Should We Get Rid of Throw-Ins in Football?


In December 2009 Arsene Wenger suggested scrapping
throw-ins. The Frenchman argued that implementing ‘kick-ins’ to restart play would significantly
speed up the game. Wenger was not a reliable witness. The previous
month his Arsenal side lost 2-1 at Stoke City with both Potters’ goals coming from Rory
Delap’s trademark long throw. That season it
yielded a Premier League-high eight goals and led to 53 shots. Clearly still irked, Wenger suggested outlawing
throw-ins, claiming that long-throw specialists boasted “An unfair and unusual
strength in football because their hands can effectively kick the ball.” Wenger’s view was largely taken with a pinch
of salt, but former England striker Gary Lineker also threw his support behind banning throw-ins,
but for different reasons. “It’s called football” Lineker said.
“What’s the point of throw-ins? It takes ages. Just put it down and knock it in.” The average Premier League game has 47 throw-ins
and Lineker was right to point out they slow down football, especially in England’s top-flight,
where a single ball is used. The average Premier League match sees just
58 percent of action. A standard game lasts for 96 minutes and 24 seconds including injury
time, but the ball is only in play for 55 minutes and 36 seconds and, most likely, that
number will likely drop further with the introduction of Video Assistant Referees this season. The ritual of taking of throw – which can
involve handing off or drying the ball – eats up around eight minutes per match and is the
second lengthiest cumulative stoppage behind free-kicks. Goal kicks, corners, injuries
and substitutions also run down a significant portion of the clock. The International Football Association Board
(or IFAB as its known) could follow the National Basketball Association’s (NBA) lead and
put a shot clock on throw-ins to ensure they are taken quicker or simply ban longer run
ups. An even simpler fix would be to introduce the multiball system, which is already employed
in the Champions League and has sped up throw ins by almost one minute per game. But the multiball system isn’t always faster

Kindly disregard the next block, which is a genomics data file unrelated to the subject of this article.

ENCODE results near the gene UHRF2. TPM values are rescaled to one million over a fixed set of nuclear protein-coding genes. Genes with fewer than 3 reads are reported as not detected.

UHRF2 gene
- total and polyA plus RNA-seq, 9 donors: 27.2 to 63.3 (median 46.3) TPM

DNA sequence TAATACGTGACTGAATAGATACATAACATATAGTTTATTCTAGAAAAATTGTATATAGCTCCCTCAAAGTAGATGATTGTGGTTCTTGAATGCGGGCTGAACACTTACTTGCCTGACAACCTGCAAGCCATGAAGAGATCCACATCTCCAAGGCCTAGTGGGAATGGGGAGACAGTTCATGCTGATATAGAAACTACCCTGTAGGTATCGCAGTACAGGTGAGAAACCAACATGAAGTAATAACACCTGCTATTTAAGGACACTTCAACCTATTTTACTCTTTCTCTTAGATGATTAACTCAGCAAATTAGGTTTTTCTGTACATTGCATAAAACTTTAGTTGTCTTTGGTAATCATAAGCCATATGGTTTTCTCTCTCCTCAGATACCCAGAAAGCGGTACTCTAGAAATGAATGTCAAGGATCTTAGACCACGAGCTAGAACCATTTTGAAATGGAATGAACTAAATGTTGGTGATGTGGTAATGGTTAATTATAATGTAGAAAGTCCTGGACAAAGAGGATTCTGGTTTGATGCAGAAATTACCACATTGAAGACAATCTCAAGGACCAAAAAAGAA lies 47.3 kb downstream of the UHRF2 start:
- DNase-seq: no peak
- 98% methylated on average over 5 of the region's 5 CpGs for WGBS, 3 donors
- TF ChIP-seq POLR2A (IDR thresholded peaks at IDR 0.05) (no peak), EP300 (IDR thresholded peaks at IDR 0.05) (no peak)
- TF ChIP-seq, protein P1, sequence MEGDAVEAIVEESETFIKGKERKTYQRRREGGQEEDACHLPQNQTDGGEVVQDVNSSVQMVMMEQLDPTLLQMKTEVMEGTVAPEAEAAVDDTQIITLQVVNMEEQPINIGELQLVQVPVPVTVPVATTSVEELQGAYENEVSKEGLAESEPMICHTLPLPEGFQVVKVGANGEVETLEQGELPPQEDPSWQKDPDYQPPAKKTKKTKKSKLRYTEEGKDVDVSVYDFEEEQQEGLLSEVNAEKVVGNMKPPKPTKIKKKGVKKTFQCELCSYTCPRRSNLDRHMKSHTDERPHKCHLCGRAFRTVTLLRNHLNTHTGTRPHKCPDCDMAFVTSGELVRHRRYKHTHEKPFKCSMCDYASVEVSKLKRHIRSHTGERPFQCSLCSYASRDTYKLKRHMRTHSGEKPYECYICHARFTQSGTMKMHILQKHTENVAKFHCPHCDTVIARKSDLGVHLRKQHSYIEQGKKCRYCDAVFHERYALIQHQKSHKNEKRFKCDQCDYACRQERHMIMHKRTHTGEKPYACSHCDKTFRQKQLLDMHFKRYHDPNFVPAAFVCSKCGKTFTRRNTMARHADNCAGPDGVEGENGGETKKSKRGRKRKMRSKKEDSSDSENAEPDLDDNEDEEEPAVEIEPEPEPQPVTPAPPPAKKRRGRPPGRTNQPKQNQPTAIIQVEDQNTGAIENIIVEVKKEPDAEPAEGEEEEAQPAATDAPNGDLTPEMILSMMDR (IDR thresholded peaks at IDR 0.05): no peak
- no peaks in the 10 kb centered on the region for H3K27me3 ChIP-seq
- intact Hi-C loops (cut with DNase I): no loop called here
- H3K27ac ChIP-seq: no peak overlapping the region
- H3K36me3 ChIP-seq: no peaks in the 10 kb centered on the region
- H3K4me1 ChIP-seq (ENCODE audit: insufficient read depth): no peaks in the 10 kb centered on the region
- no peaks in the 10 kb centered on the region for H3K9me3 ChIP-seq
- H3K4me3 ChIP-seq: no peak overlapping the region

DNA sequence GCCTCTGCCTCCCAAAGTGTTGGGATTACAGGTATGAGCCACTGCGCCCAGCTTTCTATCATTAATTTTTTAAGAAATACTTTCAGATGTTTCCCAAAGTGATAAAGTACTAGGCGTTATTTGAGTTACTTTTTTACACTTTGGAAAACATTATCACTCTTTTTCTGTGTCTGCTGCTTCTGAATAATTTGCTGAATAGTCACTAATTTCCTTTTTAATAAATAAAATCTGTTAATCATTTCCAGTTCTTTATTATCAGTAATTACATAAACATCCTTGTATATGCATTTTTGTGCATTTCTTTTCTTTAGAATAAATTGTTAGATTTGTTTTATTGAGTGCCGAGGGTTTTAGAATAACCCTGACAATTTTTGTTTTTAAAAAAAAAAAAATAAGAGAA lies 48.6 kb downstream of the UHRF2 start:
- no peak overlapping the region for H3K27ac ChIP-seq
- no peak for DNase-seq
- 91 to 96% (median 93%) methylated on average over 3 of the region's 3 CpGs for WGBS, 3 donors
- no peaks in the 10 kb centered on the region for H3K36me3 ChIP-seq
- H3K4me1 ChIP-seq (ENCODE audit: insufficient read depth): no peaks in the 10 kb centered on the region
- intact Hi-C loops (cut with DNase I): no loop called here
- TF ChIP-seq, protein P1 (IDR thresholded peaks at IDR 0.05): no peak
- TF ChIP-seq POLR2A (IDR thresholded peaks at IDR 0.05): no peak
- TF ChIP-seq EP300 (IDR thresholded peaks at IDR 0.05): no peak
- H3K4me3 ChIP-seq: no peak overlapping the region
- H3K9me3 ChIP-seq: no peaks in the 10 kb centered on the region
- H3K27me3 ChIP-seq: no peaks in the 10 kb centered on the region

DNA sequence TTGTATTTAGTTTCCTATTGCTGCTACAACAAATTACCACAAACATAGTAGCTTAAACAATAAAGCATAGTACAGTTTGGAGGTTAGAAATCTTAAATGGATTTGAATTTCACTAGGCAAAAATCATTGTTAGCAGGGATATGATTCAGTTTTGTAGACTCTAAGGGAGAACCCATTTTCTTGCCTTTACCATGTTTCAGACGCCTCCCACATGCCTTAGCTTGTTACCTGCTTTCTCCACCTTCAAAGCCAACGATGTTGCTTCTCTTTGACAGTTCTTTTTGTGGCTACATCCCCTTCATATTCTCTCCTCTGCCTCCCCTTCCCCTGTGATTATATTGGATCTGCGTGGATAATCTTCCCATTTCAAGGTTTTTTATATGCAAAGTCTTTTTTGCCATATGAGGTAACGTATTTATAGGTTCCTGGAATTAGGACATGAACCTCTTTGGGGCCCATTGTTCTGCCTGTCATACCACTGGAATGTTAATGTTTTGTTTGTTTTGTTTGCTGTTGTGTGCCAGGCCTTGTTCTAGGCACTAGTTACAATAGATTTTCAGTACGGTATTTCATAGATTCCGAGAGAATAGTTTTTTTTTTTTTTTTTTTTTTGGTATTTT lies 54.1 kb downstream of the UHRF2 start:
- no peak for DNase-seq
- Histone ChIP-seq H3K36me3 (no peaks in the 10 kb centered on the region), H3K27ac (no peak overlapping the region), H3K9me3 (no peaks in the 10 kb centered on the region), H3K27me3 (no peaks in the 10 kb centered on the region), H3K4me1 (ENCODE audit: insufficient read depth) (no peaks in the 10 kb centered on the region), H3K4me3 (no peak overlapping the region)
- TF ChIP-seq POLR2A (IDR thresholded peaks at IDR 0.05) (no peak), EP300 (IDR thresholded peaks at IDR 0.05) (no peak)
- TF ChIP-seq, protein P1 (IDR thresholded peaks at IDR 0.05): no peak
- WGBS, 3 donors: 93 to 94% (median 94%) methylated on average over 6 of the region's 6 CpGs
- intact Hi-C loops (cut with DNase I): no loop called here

or fairer. In 2009, Brendan Rodgers’ Reading were frequently labelled cheats for allegedly
instructing ballboys to delay returning opponents the ball in order to avoid facing quick throws.
Former Queens Park Rangers boss Ian Holloway also accused Reading
of sending their own players to fetch the ball in order to time waste late in games. Tweaking throw-in rules or formats would only
be worthwhile if time was actually saved. The goal is to prevent scenarios like last
season, when 8 minutes and 15 seconds of Cardiff City’s 2-1 home loss to Burnley was spent
waiting for Sean Morrison to take throw-ins for the Welsh side at an average of 24.75
seconds each time. Unsurprisingly, the Premier League’s most
sluggish throw-in takers are predominantly long-throw specialists. The Premier League’s
slowest throw-in takers are Leicester City’s Christian
Fuchs, former Cardiff midfielder Aron Gunnarsson and Wenger’s arch-nemesis Delap. Delap was notorious for sometimes having more
touches with his hands than feet in matches. In a stalemate at Wolves in 2010, for instance,
he took 27 throws and attempted just 16 passes. Throw-ins in the final third or when under
significant pressure also eat up more time, but still tend to be completed within 15 seconds.
And the direction of throw also affects timings. When the ball travels forwards it often moves
into more congested areas making the delivery more complex and time-consuming. There is no denying replacing throw-ins with
kick-ins would significantly change the fabric of football – probably creating a more direct
game – but it wouldn’t necessarily speed things up. Time-wise, kick-ins would really
be no different to free-kicks, which already occupy the biggest portion of the clock. This
is partly down to players running up from the back or forming walls as well as debating
tactics when within shooting or crossing distance. Lineker probably felt a quick, short kick-in
would prove noticeably faster, especially in non-threatening areas of the pitch. But
this would only be true if the ball was prevented from leaving the ground, thus reducing potential
distance covered and – with a weakened threat as a consequence – would render the throw-in
more of a formality than a weapon. In the absence of making ‘elevated’ re-starts
illegal. it’s more likely players would hoof the ball long when stuck in their own
half, much like a goal-kick, and straight into the box when close to goal.
There might be less pressure, though, because players would remain more spaced out. Defenders
clearly wouldn’t stay as close to the throw-in taker or touchline knowing the ball could
(and surely would) travel considerably further with each restart. Analysis of all Premier League free-kicks